When talking heads on mainstream news networks are using phrases such as “the worst is yet to come next year”, that is a clear indication that a new financial crisis has arrived.
And that is an extremely bold statement to make considering that this is already the worst quarter for the stock market in 10 years, this is the worst December for stock prices since 1931, and we just experienced the worst Christmas Eve that Wall Street has ever seen. So when Mark Jolley made the following statement during a recent guest appearance on CNBC, it definitely raised some eyebrows…
“I would love to be more optimistic but i just don’t see too many positives out there. I think the worst is yet to come next year, we’re still in the first half of a global equity bear market with more to come next year,” Mark Jolley, global strategist at CCB International Securities, told CNBC’s “Squawk Box.”
At this point last year, nobody on Wall Street was talking like this.
In fact, nobody was talking like this even four or five months ago.
But after three extremely painful months the outlook has completely changed, and a lot of market participants are really starting to freak out.
And this is not just happening in the United States. The truth is that most most markets around the world started to fall well before U.S. markets did, and at this point almost all of the big global indexes are in a bear market…
Bear markets — typically defined as 20 percent or more off a recent peak — are threatening investors worldwide. In the U.S., the Nasdaq Composite closed in a bear market on Friday and the S&P 500 entered one on Monday. Globally, Germany’s DAX, China’s Shanghai Composite and Japan’s Nikkei have also entered bear market levels.
This is the first global bear market that we have seen in a decade, and if central banks are going to try to stop the bleeding they will need to move very quickly.
But the Federal Reserve has already indicated that they do not plan to intervene. In fact, they just told everyone that they plan to keep raising interest rates.
That is completely insane, but since they aren’t accountable to us they can literally do whatever they want.
So if the central banks don’t step in, who is going to come riding to the rescue?
Individual national governments could try to stimulate economic activity by spending more money, but most of them are already drowning in debt.
Just look at the mess that the U.S. government has created. Since the beginning of the last financial crisis, we have been adding more than a trillion dollars a year to the national debt. And over the last 12 months our debt problems have actually accelerated. Between December 25th, 2017 and December 25th, 2018 we added almost 1.4 trillion dollars to the national debt. The following comes from CNS News…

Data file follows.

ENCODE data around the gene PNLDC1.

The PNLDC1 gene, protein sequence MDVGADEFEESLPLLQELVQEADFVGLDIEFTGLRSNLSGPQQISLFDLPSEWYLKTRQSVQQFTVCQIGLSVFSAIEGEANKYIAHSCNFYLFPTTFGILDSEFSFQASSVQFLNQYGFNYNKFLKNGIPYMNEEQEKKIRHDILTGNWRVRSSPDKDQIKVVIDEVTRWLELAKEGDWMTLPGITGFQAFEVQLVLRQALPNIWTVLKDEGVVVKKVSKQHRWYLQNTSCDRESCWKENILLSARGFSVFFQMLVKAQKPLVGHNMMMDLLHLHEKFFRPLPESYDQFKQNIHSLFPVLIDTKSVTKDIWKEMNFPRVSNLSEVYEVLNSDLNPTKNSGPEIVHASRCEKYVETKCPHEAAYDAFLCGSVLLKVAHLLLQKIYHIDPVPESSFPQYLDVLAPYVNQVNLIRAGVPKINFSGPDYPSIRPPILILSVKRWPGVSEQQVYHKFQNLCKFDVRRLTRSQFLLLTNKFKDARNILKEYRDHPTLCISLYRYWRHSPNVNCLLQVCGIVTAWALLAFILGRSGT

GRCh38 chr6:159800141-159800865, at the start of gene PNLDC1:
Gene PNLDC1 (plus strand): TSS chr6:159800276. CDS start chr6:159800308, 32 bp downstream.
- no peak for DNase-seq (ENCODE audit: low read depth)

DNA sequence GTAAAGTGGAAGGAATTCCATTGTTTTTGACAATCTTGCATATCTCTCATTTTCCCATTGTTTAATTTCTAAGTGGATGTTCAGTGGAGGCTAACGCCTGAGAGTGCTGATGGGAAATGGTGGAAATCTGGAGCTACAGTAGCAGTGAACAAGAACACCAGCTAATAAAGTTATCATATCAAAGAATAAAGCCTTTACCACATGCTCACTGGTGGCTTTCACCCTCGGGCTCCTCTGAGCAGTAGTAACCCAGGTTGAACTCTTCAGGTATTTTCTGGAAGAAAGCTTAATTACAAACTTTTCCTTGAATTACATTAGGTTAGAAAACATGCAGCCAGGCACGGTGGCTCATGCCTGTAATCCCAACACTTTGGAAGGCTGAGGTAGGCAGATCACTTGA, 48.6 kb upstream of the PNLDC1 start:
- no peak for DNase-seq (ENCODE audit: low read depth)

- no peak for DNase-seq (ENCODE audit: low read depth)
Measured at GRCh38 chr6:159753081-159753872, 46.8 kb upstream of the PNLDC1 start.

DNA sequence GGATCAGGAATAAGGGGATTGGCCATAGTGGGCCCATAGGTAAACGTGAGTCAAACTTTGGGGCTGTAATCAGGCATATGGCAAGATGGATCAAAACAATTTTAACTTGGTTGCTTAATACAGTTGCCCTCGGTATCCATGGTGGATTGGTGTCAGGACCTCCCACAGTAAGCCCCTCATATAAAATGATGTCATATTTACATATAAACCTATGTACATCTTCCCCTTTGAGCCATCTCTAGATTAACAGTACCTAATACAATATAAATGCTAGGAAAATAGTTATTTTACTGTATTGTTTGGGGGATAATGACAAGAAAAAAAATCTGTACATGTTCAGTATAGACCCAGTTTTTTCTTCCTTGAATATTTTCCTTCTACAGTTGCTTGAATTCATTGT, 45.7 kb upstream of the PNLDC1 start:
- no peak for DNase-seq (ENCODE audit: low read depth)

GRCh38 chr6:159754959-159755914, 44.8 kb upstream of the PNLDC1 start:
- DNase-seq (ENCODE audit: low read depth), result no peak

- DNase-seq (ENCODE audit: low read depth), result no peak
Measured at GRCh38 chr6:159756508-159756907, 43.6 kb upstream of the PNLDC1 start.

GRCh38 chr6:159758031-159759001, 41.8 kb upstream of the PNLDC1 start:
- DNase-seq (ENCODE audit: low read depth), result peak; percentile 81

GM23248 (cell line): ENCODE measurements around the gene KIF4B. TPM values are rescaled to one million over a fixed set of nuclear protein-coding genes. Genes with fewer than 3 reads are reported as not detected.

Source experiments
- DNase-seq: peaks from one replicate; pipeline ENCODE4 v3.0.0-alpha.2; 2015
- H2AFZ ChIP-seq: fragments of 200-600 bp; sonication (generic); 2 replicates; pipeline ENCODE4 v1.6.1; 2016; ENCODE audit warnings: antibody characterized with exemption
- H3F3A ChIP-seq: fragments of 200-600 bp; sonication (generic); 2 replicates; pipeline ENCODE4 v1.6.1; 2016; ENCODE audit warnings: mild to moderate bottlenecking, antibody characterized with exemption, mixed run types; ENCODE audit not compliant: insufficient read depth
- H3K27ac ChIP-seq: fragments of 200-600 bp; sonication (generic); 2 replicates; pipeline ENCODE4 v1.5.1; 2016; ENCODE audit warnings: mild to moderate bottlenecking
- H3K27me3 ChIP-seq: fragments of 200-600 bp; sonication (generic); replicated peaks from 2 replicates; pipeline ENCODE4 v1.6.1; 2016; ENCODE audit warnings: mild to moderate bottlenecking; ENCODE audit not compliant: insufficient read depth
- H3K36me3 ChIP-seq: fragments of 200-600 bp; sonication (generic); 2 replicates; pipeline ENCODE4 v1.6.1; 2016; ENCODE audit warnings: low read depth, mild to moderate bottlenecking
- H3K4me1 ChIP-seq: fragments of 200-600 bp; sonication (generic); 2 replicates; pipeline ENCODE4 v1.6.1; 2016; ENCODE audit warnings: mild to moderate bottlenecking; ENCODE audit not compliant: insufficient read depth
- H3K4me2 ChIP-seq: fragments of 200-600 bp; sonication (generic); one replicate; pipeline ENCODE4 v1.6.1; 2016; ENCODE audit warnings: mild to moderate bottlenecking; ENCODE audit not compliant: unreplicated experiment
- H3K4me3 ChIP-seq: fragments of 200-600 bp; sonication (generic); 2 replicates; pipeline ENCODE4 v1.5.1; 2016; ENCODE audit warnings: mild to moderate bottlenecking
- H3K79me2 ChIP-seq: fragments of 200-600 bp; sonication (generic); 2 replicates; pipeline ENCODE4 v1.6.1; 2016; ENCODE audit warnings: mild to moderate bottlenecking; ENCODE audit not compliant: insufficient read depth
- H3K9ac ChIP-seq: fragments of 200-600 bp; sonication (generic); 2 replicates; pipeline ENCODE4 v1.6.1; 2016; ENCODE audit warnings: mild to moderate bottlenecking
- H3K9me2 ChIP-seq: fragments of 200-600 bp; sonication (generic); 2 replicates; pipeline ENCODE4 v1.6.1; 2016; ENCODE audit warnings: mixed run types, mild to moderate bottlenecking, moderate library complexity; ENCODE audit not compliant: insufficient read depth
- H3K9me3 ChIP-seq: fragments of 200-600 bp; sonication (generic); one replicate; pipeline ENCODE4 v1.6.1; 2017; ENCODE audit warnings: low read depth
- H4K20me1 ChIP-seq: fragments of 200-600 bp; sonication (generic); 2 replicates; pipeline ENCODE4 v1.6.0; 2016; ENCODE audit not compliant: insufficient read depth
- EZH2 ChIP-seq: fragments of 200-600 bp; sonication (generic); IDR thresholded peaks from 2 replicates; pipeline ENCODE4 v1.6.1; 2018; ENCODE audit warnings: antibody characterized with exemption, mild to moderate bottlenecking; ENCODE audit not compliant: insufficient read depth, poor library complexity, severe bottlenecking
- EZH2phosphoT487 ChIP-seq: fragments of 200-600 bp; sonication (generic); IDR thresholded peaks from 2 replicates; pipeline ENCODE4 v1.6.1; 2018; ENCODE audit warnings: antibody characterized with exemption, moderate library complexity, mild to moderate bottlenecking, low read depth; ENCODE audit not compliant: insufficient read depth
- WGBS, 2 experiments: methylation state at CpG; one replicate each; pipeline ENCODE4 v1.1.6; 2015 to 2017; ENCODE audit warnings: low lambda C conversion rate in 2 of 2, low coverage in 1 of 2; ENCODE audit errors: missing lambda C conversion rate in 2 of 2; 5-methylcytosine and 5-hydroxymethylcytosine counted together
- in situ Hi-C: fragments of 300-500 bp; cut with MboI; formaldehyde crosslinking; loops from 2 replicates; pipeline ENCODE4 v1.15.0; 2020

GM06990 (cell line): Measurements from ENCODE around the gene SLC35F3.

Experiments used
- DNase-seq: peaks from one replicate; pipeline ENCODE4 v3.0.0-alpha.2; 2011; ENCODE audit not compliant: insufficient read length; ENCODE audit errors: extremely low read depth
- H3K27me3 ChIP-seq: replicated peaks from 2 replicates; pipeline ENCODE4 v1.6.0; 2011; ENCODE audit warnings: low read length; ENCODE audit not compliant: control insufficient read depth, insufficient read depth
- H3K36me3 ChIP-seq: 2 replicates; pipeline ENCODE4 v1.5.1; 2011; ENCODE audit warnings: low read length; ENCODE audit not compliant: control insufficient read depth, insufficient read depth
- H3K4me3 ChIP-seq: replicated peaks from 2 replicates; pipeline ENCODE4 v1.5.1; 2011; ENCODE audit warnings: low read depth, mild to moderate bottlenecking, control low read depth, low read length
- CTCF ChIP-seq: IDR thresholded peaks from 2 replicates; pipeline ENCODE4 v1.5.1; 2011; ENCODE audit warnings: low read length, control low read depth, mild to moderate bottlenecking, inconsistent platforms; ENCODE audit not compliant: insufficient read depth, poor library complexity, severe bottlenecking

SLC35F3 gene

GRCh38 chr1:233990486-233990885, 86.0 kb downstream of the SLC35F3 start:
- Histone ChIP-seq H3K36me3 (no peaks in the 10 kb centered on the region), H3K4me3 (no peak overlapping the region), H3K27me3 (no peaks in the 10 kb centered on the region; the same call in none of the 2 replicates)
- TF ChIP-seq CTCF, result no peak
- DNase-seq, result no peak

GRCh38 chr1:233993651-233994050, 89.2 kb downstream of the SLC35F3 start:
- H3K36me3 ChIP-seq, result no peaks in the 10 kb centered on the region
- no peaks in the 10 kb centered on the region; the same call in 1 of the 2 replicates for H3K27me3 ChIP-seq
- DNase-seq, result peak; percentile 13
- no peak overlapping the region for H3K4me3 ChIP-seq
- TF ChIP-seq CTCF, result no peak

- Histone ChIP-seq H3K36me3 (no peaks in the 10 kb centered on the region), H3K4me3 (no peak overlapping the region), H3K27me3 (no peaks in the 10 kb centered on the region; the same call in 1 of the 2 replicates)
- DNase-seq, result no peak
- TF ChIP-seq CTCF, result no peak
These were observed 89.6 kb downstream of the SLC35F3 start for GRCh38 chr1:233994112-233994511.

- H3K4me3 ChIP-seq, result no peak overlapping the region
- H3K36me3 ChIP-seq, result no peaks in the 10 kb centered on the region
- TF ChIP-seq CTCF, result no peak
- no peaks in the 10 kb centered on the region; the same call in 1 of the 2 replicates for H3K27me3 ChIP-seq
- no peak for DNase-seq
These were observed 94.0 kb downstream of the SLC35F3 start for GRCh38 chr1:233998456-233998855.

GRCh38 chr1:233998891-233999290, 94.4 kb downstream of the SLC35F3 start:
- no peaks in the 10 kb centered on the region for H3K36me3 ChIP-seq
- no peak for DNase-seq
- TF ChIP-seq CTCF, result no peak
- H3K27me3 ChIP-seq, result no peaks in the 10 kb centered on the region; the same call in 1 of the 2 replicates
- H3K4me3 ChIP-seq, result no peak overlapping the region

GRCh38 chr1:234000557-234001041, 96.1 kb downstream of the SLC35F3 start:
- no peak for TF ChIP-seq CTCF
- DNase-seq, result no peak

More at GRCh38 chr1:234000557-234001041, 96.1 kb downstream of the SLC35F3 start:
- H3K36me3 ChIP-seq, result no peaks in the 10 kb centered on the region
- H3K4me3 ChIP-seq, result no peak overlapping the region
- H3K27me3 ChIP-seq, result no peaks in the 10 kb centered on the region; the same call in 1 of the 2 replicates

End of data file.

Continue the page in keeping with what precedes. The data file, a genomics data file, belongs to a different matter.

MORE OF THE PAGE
The federal government has added another $1,370,760,684,441.54 to the debt since last December 25, according to numbers published by the U.S. Treasury.
On Dec. 25, 2017, the federal debt was 20,492,874,492,282.58, according to the Treasury.
According to the latest numbers published by the Treasury, which show where the debt stood on Dec. 20, 2018, the federal debt was $21,863,635,176,724.12.
So the reality of the matter is that there is simply no room for more “stimulus spending”, because we have already been spending money like drunken sailors that think that they are likely to die tomorrow.
Right now the government is shut down as President Trump and Chuck Schumer square off over 5 billion dollars in border wall funding. But nobody on Capitol Hill is even talking much about the 1.37 trillion dollars that we just added to the national debt, and that is really what everybody should be focusing on.
We are literally committing national suicide. No matter what happens with border wall funding, the U.S. will continue to steamroll toward financial oblivion unless something is done about this horrific debt that we are accumulating.
As I wrap up this article, I would like to share something that Austin Murphy wrote that really struck a chord with me. Over the course of a 33 year career in journalism, Murphy interviewed five presidents and wrote thousands of articles for Sports Illustrated. But now he is delivering packages for Amazon…
Let’s face it, when you’re a college-educated 57-year-old slinging parcels for a living, something in your life has not gone according to plan. That said, my moments of chagrin are far outnumbered by the upsides of the job, which include windfall connections with grateful strangers. There’s a certain novelty, after decades at a legacy media company—Time Inc.—in playing for the team that’s winning big, that’s not considered a dinosaur, even if that team is paying me $17 an hour (plus OT!). It’s been healthy for me, a fair-haired Anglo-Saxon with a Roman numeral in my name (John Austin Murphy III), to be a minority in my workplace, and in some of the neighborhoods where I deliver. As Amazon reaches maximum ubiquity in our lives (“Alexa, play Led Zeppelin”), as online shopping turns malls into mausoleums, it’s been illuminating to see exactly how a package makes the final leg of its journey.
Like Murphy, America’s future is going to be far less bright than its past if we don’t get things turned around, and right now there is absolutely no indication that this is going to happen.
Our national problems are multiplying, the conditions for a perfect storm are rapidly coming together, and pessimism is quickly growing all across America.
Mark Jolley believes that “the worst is yet to come next year”, and in the end he may turn out to be exactly correct.